We exercise and diet so that we weigh the same as we did in our 20s. We wear the same clothes as our grown-up daughters. We colour our hair every five weeks to get rid of those graying roots. We slather on the anti-ageing cream last thing at night.
We look in the mirror in the morning and we see a young person staring back at us. Yes, the jaw line is a little slack, there is incipient creeping of the neck, and the laugh lines run a little bit deeper. But hey, nobody would put us down for 40-somethings. We don’t look a day over 35!
And then, you walk into a five-star hotel loo and a 20-something calls you ‘aunty’. That’s when you know that the game is well and truly over. You have tipped irrevocably into middle age – and there is no coming back.
1.1 On the basis of your reading of the passage complete the following:
(a) The author’s friend was distraught because………………….
(b) The author thought that…………………………………………
(c) The author wasn’t very sympathetic because………………..
(d) All women fear that after a certain age they…………………
(e) Our generation looks much younger than our mothers did at our age because……………………………………………………..
(f) The game is over – The author means………………………...
1.2 Write the contextual meaning of the following words:
Q.2 Read the following poem carefully:
We’ve just left the dinner table, when I hear music coming from my daughter’s computer. It surprises me that my daughter Ida is listening to music from a time she refers to as the very old days. “What are you playing?” I ask. “Its Phil Collins”, is her prompt reply, while she shows how, with a few strokes, she can download almost any song from the Internet. Times have certainly been changing since I scratched my first Beatles record. Tactfully I don’t mention that I had bought the record she’s listening to before she was born. The concept of a phonograph record belongs to bygone age and I don’t want to spoil the pleasure she’ll get from discovering her “own” new favourite musician.
The music brings memories flooding back. I have sudden urge to bring back my record collection from the attic, where is has mouldered for almost a decade. Only one thing stops me : my turntable succumbed to the damp air in a cellar where I stored it for a good ten years. No, I don’t care if turntables are ancient technology : I will find one. And I will restore my long lost record collection – which took up a good amount of shelf space – to its former glory. Buying something as un-cool as a turntable takes courage and planning. I find a promising TV and radio store in the phone book but I am expecting a mountain of questions from the clerk, who will most certainly have been born and raised after the demise of the turntable.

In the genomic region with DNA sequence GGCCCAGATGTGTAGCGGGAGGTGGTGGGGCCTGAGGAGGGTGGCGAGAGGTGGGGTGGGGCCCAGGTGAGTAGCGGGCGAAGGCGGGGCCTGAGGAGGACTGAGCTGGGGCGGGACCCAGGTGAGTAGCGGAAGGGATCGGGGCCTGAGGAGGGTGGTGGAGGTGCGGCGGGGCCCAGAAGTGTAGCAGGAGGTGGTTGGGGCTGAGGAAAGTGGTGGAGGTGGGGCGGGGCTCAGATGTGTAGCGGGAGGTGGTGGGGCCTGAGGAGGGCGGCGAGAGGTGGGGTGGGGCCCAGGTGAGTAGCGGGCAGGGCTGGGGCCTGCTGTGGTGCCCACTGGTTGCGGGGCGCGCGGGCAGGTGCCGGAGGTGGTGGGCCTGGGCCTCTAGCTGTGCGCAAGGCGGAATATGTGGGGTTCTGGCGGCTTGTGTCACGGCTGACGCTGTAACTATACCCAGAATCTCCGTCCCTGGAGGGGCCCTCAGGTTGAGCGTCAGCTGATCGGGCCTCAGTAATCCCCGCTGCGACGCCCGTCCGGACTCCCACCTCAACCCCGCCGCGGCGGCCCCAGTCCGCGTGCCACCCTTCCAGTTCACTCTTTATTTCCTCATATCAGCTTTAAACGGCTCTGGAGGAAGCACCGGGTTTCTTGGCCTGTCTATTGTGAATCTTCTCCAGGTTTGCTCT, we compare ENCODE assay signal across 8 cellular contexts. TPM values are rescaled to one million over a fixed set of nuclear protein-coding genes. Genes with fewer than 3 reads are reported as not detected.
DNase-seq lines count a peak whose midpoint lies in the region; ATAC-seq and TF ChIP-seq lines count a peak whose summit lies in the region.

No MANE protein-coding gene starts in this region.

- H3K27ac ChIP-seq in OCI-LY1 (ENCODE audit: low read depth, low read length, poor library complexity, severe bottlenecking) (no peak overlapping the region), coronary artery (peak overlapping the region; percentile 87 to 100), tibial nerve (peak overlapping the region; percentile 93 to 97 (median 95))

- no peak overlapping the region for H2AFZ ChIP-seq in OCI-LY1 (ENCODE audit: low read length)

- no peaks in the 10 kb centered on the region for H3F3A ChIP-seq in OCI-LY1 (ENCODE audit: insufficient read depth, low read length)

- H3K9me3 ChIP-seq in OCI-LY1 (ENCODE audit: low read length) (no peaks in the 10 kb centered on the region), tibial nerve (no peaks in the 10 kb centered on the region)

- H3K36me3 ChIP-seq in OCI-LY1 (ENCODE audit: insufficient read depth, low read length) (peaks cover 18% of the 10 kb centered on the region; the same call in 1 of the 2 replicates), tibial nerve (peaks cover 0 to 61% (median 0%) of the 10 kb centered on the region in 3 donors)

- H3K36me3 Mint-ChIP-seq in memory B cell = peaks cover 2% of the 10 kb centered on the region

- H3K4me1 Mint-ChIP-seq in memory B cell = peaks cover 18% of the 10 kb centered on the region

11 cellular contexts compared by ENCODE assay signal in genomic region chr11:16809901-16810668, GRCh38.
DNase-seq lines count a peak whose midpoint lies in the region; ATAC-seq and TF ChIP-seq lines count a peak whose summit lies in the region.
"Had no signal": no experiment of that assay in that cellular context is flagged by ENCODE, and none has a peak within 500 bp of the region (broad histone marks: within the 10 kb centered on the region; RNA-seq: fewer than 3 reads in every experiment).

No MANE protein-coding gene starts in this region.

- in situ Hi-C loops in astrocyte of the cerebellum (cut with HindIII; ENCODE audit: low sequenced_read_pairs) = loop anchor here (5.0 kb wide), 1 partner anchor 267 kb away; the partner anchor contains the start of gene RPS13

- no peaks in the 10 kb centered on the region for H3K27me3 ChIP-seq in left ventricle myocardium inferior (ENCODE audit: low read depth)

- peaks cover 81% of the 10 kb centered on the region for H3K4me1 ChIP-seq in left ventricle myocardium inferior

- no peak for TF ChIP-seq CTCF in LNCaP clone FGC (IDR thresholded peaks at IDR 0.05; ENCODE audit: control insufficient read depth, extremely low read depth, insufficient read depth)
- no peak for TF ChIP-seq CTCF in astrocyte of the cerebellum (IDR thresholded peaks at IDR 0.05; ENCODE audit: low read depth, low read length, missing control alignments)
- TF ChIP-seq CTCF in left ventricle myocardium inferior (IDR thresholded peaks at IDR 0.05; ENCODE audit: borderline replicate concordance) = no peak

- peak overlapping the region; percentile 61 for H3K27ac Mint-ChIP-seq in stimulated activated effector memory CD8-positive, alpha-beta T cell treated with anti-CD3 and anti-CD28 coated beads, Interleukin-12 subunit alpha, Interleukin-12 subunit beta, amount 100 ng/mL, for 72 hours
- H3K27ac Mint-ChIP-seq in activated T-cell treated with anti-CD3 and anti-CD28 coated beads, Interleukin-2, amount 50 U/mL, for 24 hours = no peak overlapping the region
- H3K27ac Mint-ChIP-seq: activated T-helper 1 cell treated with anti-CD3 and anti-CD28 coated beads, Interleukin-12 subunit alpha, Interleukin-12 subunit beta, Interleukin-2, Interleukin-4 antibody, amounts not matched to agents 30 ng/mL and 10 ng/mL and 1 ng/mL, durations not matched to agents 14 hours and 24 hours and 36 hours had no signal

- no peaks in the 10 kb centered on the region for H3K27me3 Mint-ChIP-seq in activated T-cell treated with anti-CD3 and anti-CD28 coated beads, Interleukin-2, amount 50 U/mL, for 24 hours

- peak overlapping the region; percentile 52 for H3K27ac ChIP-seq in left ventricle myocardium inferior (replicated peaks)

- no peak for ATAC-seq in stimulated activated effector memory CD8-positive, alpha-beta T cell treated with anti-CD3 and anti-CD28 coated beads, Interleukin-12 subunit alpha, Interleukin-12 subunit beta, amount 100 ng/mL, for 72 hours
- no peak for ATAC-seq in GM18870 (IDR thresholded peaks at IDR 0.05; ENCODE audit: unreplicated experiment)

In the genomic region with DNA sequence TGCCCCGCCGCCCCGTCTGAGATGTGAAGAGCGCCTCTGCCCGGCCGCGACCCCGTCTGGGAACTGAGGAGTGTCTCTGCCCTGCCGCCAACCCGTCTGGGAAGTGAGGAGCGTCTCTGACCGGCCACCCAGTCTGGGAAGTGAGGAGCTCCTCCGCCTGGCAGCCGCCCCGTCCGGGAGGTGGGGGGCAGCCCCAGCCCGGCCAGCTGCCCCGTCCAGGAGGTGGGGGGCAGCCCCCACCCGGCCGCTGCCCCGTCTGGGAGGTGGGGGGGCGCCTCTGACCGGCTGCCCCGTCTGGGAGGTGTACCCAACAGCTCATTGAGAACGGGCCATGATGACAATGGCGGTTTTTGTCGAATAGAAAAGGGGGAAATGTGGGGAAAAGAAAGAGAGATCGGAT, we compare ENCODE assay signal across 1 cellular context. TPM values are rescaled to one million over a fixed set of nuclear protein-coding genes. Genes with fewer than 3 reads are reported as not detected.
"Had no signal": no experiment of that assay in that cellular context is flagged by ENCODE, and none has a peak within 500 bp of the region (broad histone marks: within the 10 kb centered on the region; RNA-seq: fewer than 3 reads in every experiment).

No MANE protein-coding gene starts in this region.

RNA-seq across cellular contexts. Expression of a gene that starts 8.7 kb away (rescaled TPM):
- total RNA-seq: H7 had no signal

Read the following questions and write the option you consider the most appropriate n your answer sheet:
(a) Old days here refers to………………..
(i) a few day ago (ii) a time in the past
(iii) a time very long ago (iv) a time when the writer was young
(b) Times have been changing means………………………
(i) Time has changed from morning to evening
(ii) With advancement in science and technology things have changed
(iii) The way things are done, is being changing
(iv) None of the above
(c) The writer decides not to tell his daughter about the record because……………………………………………..
(i) She will not understand what a record is
(ii) He did not have the record with him for showing it to people
(iii) He did not want to spoil the fun she was having.
(iv) He wanted to keep it as a surprise.
(d) The writer’s record collection was stored in……………….
(i) A shelf (ii) the cellar
(iii) the old cupboard (iv) inside a box
(e) The meaning of the word mouldered is ……………………
(i) Covered with dirt or filth
(ii) Slowly decay or disintegrate
(iii) Shaped into something particular
(iv) A reason for doing something
Please refer to attached file for CBSE Class 10 English Worksheet (7)